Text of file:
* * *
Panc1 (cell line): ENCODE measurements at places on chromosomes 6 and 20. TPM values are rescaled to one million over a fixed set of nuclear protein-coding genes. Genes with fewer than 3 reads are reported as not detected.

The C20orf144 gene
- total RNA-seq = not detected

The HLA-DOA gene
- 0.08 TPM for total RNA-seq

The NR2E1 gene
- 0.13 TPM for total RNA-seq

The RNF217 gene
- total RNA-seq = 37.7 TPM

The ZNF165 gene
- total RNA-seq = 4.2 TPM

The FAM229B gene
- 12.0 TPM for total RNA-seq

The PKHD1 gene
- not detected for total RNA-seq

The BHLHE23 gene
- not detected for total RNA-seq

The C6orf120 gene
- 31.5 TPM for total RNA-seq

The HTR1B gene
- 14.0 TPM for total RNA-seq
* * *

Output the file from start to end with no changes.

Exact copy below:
Panc1 (cell line): ENCODE measurements at places on chromosomes 6 and 20. TPM values are rescaled to one million over a fixed set of nuclear protein-coding genes. Genes with fewer than 3 reads are reported as not detected.

The C20orf144 gene
- total RNA-seq = not detected

The HLA-DOA gene
- 0.08 TPM for total RNA-seq

The NR2E1 gene
- 0.13 TPM for total RNA-seq

The RNF217 gene
- total RNA-seq = 37.7 TPM

The ZNF165 gene
- total RNA-seq = 4.2 TPM

The FAM229B gene
- 12.0 TPM for total RNA-seq

The PKHD1 gene
- not detected for total RNA-seq

The BHLHE23 gene
- not detected for total RNA-seq

The C6orf120 gene
- 31.5 TPM for total RNA-seq

The HTR1B gene
- 14.0 TPM for total RNA-seq